6. Anja Community Reserve: Locally Managed Preservation Site

Made up of mostly woodland are and a freshwater lake, Anja Community Reserve protects the highest concentration of ring-tailed lemurs in Madagascar. The nature reserve is a unique environmental and cultural preservation site. Managed by the local group, the nature reserve has created jobs and income for the community while preserving the wildlife and environment.

7. Isalo National Park: A Striking Canvas of Stone

On many travellers lists of things to see in Madagascar, Isalo National Park offers a unique natural beauty. The park’s surreal scenery is a canvas of carved rock gorges, winding canyons, cascading oases, towers of stacks of stone, and palm groves. Highlights of visiting Isalo are undoubtedly the natural pool on the western side of the reserve, rock plateaus, and glistening waterfalls.

8. Tsingy de Bemaraha Strict Nature Reserve: Baobabs & Tsingies

Most, if not all, Madagascar travel advice will suggest a trip to Tsingy de Bemaraha Strict Nature Reserve. The UNESCO World Heritage Site is touted as one of the top Madagascar attractions, thanks to its surreal scenery. Tsingy de Bemaraha’s dramatic landscape is one of nature’s finest beauties, consisting of strikingly carved fossil deposits and colossal monoliths. Moulded 5 million years ago, these needle-sharp limestone pinnacles are known locally as Tsingies. Just outside the nature reserve sits one of the island’s loveliest sites: the Avenue of the Baobabs. This collection of soaring baobab trees lines a gravel road that makes for the perfect photo opportunity.

9. Île Sainte-Marie: Whale Watching & Seaside Fun

Beautiful black coral reefs, beautiful beaches, pirate shipwrecks, and fascinating marine life are all characteristics of one of Madagascar’s famous landmarks – Île Sainte-Marie (or Sainte-Marie Island in English). The tropical island is the perfect place for a classic beachside holiday, with conditions near-perfect for canoeing, swimming, sunbathing, and snorkelling. But splashing around in the Indian Ocean isn’t the big lure of Sainte-Marie – whale watching is. Every year, from June to September, humpback whales arrive in Madagascan waters during their annual migration. The whales are very active on the huge reef off the island, with females giving birth and males ‘singing’ to attract new mates. The whale song is often clearly audible to visitors thanks to a lack of surrounding noise pollution.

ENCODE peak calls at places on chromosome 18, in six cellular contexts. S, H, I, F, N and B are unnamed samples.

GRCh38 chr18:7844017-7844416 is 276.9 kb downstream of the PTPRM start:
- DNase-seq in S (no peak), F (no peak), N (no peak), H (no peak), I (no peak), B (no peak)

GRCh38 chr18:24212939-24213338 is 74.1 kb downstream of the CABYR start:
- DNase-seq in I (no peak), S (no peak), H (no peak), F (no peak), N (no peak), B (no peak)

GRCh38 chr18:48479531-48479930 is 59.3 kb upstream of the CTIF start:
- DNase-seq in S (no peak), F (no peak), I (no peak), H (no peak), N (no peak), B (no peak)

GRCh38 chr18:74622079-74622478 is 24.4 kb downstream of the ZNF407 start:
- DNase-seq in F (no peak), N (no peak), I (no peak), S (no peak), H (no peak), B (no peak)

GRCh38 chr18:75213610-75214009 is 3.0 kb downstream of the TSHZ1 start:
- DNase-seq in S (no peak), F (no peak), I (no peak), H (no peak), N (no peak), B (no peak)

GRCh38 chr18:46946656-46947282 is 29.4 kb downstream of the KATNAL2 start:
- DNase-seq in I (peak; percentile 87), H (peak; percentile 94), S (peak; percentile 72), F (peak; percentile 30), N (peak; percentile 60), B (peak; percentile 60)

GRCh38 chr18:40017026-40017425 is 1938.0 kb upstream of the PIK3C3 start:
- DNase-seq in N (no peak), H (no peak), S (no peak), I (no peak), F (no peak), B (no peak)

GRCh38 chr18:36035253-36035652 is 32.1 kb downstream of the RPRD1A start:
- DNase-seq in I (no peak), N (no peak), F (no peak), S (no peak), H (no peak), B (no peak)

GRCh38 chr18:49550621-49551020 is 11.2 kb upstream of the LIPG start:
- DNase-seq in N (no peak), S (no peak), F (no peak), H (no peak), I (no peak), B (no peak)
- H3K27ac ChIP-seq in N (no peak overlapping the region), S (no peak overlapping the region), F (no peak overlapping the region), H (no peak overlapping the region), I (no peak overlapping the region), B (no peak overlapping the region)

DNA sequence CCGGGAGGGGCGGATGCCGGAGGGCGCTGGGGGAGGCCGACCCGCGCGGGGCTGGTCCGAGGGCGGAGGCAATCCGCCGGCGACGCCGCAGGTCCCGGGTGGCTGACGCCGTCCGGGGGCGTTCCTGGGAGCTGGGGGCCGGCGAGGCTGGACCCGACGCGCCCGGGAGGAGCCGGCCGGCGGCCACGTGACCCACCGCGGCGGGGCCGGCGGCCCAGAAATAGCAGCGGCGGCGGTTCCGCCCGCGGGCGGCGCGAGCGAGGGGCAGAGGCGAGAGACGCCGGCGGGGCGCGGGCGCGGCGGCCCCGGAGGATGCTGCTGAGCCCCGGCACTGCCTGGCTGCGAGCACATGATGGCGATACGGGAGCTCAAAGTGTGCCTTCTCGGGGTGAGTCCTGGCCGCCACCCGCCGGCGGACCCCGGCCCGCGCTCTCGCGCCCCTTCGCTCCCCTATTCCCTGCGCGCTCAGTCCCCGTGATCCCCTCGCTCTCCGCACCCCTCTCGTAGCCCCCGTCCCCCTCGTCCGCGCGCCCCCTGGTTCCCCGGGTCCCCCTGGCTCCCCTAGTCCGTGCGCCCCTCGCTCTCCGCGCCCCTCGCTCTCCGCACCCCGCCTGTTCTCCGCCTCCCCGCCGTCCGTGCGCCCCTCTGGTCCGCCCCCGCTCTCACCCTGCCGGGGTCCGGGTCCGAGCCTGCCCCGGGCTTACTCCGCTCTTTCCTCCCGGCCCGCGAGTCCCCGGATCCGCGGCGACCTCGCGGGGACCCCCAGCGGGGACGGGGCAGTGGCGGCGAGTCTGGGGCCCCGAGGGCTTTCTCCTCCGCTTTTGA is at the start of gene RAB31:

10. Andasibe-Mantadia National Park: Spot the Bear-Like Indri Lemur

Being easily accessible from the island’s capital city, Andasibe-Mantadia National Park is one of the most visited Madagascar attractions. The park is home to the country’s largest species of lemur – the indri – and offers several hiking circuits, ranging from one to six hours long, as well as a waterfall. Keep an eye out for the inland crabs crawling along the forest floor.

11. Ifaty & Toliara: Fishing Village Turned Island Paradise

Toliara (also known as Tulear) is Madagascar’s fifth largest city and is a charming destination that offers a glimpse of daily Madagascan life. It’s also the gateway to Ifaty – a stretch of sun kissed former fishing villages, known for its pristine beaches and luxury resorts. Snorkelling, catamaran tours of the Mozambique cannel, cultural visits to traditional reed villages, and fresh, tasty seafood are just a few delights on offer in Ifaty.